The next point is that the overwhelming majority of bites are not random but are provoked by a stimulus to the dog.  Children are the most common victims of dog bites and unfortunately, are the most likely to be seriously injured.   Children are often bitten by familiar dogs.  For example, the stimulus could be a fast, erratic motion that makes a dog feel threatened or guarding of a valuable resource, such as a rawhide.

Apart from bite prevention through management (baby gates to separate a dog from a young child) and active supervision, the key is recognizing that the dog is uncomfortable and it needs more space.  Dogs communicate through body language and generally there are subtle cues that precede a bite.  Dogs generally bite as a last resort and only after their threshold of stress/anxiety/fear has been crossed.  Here are some calming signals  that a dog may give to show they are uncomfortable with an interaction:

  • Gaze aversion (avoiding eye contact and you can see the whites of their eye)
  • Yawning
  • Lip licking
  • Freezing in place
  • Whining
  • Scratching itself
  • Sniffing the ground excessively

Be your dog’s advocate, if you are in a social situation where your dog is giving these signals in the presence of another person, speak up and ask them not to pet your dog and remove your dog from the situation if appropriate.  Dogs can be overwhelmed in new places, with new people or with children that crawl or try to pet them.  It is important to educate children how to approach dogs and that dogs do not enjoy being kissed and hugged.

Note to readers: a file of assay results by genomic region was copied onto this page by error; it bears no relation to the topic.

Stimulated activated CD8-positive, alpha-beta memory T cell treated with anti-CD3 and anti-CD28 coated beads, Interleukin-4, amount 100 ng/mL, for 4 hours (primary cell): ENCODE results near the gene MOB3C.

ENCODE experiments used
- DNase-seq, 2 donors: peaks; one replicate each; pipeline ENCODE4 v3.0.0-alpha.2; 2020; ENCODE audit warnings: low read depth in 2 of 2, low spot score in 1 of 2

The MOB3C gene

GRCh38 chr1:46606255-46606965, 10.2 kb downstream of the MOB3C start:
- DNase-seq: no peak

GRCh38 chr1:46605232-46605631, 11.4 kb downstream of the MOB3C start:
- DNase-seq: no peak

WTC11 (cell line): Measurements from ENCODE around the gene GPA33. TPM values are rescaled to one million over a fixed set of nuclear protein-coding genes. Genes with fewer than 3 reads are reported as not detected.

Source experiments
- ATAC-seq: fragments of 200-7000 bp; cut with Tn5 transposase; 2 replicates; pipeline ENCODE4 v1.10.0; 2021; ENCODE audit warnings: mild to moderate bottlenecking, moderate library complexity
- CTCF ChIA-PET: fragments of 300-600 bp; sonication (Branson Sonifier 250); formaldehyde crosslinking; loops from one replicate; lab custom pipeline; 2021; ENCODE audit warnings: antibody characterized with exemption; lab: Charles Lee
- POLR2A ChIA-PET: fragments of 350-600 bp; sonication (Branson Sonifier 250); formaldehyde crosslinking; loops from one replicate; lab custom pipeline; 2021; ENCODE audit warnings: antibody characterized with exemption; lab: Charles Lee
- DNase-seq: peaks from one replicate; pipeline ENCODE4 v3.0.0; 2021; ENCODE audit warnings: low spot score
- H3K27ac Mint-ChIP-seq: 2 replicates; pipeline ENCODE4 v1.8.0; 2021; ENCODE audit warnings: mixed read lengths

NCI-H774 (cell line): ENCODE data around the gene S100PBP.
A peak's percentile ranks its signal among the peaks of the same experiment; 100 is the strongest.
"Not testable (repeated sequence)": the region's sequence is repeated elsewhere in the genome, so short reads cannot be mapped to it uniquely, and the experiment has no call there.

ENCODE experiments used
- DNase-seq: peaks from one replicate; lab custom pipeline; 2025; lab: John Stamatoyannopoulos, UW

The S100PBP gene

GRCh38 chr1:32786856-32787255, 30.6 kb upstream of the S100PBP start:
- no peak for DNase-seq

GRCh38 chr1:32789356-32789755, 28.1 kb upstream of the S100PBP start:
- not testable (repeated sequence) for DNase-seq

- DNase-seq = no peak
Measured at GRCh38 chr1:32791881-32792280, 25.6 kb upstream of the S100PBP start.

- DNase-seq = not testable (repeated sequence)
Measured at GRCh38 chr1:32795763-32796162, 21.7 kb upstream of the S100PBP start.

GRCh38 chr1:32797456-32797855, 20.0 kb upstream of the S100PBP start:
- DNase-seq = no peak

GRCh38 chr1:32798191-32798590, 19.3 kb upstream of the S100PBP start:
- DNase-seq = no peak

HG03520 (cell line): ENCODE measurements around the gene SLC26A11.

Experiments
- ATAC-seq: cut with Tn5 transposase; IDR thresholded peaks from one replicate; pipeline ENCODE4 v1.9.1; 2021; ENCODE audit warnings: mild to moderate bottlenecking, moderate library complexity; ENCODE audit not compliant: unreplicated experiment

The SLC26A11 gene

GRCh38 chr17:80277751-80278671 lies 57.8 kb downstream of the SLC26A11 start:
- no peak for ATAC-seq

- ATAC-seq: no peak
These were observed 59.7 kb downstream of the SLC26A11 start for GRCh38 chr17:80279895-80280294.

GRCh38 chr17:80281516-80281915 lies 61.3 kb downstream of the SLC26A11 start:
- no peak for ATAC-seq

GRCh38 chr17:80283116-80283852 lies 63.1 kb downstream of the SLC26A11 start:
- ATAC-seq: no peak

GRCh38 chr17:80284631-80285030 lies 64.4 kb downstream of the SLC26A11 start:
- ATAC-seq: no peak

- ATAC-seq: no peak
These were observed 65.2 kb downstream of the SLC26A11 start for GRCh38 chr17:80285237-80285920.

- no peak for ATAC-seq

If you would like more information, speak with your veterinarian and check out these sites:

https://coventryvets.ca/2015/03/06/coventry-animal-hospital-looks-at-how-to-keep-children-safe-around-dogs/

https://www.avma.org/public/pages/Dog-Bite-Prevention.aspx

Infant bitten in “unprovoked attack” by family dog: What can we learn?

 

 

 

 

 

Marijuana Toxicity in Pets

By | Small Animal | No Comments

Did you know that Marijuana poisoning cases have increased 448% over the last 6 years?

Marijuana’s two main components are CBD (cannabidiol) and THC (tetrahydrocannabinol).

THC – Is the psychoactive component of marijuana – which is the component that affects pets and makes them extremely sick.